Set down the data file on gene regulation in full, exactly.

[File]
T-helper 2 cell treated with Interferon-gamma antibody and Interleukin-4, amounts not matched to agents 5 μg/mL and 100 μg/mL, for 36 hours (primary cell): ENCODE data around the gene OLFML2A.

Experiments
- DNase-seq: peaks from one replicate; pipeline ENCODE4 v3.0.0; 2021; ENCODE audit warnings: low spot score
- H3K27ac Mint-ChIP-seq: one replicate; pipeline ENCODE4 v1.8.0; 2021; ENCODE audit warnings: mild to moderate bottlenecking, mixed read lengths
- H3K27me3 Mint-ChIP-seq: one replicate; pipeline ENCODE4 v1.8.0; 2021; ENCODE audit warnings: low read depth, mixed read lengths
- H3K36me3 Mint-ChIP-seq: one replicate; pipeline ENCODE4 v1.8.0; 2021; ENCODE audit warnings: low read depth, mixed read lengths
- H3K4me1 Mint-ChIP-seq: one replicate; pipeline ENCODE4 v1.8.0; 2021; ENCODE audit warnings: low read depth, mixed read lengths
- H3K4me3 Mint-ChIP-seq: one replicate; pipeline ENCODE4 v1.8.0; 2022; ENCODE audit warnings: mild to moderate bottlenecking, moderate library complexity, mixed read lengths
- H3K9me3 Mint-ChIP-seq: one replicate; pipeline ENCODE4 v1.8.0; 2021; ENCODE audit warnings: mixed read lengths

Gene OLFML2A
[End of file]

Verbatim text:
T-helper 2 cell treated with Interferon-gamma antibody and Interleukin-4, amounts not matched to agents 5 μg/mL and 100 μg/mL, for 36 hours (primary cell): ENCODE data around the gene OLFML2A.

Experiments
- DNase-seq: peaks from one replicate; pipeline ENCODE4 v3.0.0; 2021; ENCODE audit warnings: low spot score
- H3K27ac Mint-ChIP-seq: one replicate; pipeline ENCODE4 v1.8.0; 2021; ENCODE audit warnings: mild to moderate bottlenecking, mixed read lengths
- H3K27me3 Mint-ChIP-seq: one replicate; pipeline ENCODE4 v1.8.0; 2021; ENCODE audit warnings: low read depth, mixed read lengths
- H3K36me3 Mint-ChIP-seq: one replicate; pipeline ENCODE4 v1.8.0; 2021; ENCODE audit warnings: low read depth, mixed read lengths
- H3K4me1 Mint-ChIP-seq: one replicate; pipeline ENCODE4 v1.8.0; 2021; ENCODE audit warnings: low read depth, mixed read lengths
- H3K4me3 Mint-ChIP-seq: one replicate; pipeline ENCODE4 v1.8.0; 2022; ENCODE audit warnings: mild to moderate bottlenecking, moderate library complexity, mixed read lengths
- H3K9me3 Mint-ChIP-seq: one replicate; pipeline ENCODE4 v1.8.0; 2021; ENCODE audit warnings: mixed read lengths

Gene OLFML2A